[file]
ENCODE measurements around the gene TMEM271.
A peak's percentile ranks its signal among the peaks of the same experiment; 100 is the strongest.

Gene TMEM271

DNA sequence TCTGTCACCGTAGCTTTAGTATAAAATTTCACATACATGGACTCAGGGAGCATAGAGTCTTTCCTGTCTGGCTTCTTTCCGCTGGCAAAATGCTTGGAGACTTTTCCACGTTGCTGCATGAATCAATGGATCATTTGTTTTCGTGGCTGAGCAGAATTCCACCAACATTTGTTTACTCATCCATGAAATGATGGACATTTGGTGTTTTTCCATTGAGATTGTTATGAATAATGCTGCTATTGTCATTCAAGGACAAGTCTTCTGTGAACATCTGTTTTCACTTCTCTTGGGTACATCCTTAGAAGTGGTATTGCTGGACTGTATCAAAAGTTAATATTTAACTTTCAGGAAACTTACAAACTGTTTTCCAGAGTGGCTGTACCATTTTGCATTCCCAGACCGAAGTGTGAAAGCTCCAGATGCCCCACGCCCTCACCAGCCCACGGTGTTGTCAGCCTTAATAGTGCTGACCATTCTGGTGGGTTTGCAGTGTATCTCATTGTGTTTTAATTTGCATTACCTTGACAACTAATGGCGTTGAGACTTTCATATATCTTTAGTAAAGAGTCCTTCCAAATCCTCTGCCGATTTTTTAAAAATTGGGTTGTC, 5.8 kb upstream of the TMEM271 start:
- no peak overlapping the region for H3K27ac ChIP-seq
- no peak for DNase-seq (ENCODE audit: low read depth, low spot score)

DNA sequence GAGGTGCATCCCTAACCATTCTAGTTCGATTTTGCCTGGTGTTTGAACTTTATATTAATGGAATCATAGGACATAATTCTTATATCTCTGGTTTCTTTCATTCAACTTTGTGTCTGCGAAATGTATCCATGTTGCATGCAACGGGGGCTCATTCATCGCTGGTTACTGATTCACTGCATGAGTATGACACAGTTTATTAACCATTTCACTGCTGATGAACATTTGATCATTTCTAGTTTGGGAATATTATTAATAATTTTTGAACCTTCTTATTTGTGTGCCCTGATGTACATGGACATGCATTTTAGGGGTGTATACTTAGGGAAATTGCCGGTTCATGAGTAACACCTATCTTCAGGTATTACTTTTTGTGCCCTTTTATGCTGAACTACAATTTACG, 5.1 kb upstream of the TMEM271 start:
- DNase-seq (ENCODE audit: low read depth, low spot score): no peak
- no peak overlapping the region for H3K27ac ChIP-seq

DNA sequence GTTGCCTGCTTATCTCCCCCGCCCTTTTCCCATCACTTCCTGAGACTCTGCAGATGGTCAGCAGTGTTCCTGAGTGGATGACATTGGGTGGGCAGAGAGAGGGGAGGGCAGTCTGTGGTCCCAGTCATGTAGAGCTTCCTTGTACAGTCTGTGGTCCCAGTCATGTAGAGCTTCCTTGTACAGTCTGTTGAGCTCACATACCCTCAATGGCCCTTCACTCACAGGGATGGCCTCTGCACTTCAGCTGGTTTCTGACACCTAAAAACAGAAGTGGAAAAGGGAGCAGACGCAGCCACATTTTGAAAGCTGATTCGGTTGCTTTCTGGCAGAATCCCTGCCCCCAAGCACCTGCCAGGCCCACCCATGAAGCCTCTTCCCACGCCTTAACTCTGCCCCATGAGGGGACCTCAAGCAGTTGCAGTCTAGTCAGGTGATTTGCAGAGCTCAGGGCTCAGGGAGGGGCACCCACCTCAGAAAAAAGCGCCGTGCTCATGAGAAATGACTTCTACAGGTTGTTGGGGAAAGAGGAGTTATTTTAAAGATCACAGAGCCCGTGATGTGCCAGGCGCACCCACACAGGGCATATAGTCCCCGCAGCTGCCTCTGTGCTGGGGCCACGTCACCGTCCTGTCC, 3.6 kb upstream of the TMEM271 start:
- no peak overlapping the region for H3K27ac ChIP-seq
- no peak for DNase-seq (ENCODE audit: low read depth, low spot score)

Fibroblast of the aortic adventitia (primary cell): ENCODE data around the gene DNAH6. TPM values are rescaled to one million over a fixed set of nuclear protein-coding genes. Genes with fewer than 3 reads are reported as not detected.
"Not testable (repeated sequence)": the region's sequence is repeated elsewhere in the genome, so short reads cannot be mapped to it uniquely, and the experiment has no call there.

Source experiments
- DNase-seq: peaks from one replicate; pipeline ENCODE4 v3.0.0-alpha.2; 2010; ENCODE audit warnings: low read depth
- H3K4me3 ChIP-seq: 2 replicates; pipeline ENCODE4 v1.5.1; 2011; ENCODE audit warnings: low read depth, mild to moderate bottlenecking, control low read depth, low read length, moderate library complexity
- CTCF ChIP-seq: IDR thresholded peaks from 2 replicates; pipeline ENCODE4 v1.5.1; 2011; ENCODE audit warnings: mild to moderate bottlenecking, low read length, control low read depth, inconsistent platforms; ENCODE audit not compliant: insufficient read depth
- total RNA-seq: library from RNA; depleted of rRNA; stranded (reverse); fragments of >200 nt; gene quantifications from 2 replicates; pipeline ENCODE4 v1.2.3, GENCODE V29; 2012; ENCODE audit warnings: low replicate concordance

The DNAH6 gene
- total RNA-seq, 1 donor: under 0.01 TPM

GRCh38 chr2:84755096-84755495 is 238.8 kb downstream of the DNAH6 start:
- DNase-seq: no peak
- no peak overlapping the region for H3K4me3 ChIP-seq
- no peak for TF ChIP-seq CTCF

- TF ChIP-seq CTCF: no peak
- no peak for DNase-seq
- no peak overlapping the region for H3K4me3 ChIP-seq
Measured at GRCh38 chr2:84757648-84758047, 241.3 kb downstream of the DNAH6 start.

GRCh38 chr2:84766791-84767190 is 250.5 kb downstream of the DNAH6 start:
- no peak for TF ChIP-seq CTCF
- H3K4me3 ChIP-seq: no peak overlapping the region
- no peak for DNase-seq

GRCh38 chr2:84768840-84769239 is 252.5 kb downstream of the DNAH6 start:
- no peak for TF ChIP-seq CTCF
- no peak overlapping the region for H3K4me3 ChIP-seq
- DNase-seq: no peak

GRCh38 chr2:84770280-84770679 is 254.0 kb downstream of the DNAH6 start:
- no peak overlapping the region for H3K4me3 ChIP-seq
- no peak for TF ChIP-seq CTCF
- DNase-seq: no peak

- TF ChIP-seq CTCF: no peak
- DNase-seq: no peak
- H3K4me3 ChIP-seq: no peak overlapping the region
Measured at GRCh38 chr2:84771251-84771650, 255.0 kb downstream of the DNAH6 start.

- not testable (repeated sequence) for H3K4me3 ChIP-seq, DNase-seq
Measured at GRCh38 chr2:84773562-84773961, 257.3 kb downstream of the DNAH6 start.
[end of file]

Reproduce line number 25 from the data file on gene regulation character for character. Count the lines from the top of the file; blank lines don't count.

- no peak for TF ChIP-seq CTCF